While most people know (or know of) New York’s spectacular Central Park, fewer know its less famous sibling – Morningside Park.
Morningside Park was designed soon after its more famous neighbor, by the celebrated landscape architects who had designed Central Park – Frederick Law Olmsted and Calvin Vaux. Olmsted and Vaux produced a design for the park in 1873, although it would not be completed until 1895.
This smaller park stretches between Manhattan’s west side of 110th Street – where Central Park ends at its northwestern corner, up to 123rd Street. It encompasses the steep granite cliffs and includes a staircase taking visitors up to Columbia University’s campus.
Much smaller than its more famous neighbor, it is still a picturesque place for a wander, and includes such features such as an ornamental pond and a small waterfall and jogging paths taking joggers to or back from Central Park.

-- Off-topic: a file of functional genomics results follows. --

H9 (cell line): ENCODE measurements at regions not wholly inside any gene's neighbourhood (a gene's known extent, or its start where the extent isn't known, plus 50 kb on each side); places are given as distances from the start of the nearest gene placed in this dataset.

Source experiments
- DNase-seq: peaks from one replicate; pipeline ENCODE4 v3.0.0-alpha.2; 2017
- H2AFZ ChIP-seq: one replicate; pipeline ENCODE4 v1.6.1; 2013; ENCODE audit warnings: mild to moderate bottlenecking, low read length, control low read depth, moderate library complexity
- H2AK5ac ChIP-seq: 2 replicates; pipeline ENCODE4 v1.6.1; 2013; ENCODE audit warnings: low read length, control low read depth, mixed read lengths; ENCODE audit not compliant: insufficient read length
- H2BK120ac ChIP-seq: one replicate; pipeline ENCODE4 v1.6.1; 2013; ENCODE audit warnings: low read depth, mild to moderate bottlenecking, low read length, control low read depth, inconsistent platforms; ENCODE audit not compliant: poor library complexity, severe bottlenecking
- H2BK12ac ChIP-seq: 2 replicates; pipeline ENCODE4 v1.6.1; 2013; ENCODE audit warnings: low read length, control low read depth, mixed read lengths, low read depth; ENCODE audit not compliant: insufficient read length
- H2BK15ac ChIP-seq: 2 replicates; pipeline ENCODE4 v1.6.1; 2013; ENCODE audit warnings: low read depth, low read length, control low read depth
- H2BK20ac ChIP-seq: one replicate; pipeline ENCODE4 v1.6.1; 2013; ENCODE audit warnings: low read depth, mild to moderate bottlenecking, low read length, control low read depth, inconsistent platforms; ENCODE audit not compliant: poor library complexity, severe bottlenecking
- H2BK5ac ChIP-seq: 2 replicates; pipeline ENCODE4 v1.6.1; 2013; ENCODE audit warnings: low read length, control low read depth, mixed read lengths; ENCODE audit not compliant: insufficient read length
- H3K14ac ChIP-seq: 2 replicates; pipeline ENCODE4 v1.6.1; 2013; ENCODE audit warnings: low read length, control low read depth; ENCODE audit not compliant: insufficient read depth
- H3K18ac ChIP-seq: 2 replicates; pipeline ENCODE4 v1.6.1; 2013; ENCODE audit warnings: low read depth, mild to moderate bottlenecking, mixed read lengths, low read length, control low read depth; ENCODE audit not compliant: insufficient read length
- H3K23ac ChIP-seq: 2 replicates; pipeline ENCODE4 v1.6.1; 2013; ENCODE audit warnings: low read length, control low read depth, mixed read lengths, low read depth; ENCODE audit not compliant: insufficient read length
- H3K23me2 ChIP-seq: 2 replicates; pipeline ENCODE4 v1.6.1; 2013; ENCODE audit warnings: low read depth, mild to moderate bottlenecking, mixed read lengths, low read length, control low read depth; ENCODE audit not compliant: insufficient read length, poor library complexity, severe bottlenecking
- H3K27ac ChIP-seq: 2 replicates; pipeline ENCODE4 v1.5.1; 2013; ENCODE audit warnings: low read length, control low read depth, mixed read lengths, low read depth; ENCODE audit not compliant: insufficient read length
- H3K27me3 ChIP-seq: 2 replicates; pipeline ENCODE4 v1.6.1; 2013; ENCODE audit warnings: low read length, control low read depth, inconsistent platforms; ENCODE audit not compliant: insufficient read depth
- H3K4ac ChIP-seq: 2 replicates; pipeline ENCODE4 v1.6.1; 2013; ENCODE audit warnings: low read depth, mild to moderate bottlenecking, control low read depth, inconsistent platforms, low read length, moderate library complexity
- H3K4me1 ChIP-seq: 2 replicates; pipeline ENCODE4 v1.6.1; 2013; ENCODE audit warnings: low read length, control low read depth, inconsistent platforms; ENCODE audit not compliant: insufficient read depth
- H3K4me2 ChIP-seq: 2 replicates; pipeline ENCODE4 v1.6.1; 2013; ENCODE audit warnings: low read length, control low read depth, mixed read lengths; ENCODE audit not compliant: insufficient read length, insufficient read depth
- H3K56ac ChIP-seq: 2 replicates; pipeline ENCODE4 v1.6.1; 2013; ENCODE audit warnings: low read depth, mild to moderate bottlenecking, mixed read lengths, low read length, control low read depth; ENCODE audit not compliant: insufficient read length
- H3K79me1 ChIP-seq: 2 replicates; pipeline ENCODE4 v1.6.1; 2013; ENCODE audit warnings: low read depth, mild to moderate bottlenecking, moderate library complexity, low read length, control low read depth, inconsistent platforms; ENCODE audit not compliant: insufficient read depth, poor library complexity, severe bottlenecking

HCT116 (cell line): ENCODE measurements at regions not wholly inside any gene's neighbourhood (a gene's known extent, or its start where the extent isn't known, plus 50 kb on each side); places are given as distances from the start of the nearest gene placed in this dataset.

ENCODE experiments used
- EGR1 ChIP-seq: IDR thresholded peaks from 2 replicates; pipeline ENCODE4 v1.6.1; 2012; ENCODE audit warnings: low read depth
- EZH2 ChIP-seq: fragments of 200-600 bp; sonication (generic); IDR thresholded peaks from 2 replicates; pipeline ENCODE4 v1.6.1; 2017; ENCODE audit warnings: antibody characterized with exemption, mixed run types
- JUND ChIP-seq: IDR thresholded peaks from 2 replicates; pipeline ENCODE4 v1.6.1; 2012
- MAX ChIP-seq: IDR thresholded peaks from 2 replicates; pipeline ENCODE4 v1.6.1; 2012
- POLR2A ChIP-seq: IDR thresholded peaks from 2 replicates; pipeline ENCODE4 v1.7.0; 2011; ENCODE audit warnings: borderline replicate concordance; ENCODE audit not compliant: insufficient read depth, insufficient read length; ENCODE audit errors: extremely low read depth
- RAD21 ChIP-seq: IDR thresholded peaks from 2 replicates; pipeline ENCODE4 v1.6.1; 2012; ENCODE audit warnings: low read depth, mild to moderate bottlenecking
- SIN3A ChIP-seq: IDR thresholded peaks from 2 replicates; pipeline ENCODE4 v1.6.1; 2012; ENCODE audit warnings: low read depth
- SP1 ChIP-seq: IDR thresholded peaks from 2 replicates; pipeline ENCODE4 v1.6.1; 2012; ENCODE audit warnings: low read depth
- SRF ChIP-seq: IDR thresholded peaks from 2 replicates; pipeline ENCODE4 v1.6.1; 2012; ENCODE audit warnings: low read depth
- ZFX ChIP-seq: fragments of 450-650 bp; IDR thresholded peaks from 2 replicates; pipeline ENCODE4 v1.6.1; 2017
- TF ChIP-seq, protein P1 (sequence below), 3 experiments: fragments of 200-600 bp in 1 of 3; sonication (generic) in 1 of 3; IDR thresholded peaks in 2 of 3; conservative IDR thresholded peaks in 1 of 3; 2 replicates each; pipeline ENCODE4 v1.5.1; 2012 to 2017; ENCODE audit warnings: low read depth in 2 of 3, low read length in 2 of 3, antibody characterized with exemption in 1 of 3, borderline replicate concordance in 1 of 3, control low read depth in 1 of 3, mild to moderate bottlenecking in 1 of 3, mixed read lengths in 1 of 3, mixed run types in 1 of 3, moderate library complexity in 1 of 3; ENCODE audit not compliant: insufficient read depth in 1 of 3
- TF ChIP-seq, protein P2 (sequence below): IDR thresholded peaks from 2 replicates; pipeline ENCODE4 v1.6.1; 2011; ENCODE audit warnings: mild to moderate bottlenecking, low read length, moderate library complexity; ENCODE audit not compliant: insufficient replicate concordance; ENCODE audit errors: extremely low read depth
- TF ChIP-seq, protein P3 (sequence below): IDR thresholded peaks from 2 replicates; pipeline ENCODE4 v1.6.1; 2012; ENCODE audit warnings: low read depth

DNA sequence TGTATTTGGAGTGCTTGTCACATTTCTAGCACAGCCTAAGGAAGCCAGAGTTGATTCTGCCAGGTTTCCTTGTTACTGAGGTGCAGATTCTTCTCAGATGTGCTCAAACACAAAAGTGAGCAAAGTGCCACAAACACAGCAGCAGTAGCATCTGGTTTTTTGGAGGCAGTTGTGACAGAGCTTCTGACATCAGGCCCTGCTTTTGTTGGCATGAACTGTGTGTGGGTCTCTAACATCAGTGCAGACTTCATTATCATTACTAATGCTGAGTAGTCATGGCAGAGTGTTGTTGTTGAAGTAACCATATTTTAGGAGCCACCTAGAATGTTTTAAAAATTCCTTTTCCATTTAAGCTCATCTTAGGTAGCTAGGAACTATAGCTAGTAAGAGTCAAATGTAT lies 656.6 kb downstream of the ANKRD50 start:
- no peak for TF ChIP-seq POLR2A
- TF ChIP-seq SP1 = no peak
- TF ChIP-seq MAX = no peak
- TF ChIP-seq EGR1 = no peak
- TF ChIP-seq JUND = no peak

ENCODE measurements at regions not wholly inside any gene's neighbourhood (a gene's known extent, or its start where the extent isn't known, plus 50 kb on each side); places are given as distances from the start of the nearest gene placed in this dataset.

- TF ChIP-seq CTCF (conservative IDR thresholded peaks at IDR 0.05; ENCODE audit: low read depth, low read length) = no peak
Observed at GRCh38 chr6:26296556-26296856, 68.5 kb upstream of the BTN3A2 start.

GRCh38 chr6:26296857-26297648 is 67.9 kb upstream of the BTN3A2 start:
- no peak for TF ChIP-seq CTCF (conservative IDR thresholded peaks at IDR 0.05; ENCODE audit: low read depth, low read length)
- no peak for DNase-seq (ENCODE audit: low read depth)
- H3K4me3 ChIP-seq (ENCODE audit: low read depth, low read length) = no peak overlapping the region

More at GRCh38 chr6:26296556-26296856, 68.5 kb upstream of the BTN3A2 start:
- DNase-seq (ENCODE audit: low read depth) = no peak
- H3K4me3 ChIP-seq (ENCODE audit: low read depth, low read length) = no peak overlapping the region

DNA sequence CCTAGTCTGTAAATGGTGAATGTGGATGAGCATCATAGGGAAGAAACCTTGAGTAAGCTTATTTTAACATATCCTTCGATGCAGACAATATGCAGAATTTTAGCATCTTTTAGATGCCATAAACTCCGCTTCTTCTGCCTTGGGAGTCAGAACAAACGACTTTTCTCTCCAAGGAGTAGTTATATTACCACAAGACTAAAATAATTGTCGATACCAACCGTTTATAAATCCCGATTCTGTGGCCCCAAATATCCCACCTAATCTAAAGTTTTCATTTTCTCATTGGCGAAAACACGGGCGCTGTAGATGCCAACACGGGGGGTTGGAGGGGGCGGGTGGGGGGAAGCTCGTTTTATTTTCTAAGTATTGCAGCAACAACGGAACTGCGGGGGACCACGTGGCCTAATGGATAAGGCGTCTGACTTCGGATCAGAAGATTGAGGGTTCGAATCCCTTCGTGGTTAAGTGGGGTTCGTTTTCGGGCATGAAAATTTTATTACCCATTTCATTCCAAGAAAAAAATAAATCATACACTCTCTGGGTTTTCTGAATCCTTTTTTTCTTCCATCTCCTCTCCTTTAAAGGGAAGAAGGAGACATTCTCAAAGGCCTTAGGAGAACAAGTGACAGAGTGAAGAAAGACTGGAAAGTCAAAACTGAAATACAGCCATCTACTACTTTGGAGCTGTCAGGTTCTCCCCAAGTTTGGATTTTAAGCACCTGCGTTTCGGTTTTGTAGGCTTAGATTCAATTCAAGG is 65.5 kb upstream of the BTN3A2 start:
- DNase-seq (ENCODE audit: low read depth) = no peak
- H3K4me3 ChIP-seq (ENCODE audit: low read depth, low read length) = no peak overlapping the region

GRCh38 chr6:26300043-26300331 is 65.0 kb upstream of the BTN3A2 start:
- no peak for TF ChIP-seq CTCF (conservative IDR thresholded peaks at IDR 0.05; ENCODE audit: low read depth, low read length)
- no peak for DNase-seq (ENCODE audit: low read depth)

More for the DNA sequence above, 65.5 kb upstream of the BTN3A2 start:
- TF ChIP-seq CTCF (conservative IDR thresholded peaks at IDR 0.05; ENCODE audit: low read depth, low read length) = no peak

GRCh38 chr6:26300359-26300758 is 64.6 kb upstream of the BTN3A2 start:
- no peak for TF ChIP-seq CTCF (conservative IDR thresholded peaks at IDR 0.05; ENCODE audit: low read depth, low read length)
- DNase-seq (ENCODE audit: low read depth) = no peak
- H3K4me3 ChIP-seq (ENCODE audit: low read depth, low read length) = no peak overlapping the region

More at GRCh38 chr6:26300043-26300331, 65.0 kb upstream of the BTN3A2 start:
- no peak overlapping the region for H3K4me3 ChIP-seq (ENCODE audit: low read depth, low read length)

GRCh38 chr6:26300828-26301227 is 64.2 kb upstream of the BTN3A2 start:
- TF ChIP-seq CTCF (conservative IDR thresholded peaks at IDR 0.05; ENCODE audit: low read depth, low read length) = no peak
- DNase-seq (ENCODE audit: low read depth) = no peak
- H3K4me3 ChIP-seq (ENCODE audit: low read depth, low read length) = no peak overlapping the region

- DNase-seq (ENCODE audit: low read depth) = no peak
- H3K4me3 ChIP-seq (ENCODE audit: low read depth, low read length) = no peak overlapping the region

Many of its trees were added in the 1990s, and it makes a cool, leafy retreat during hot summer days.
When my kids were younger, we spent plenty of time in the playground here.
Now that they are older, they like to stop off to play basketball or to use the walls to practice their tennis serves.
Saturday morning see many children’s teams out practicing soccer or out on the baseball diamonds.
When you’re in uptown in Harlem’s Morningside Heights neighborhood, be sure to take a stroll through Morningside Park.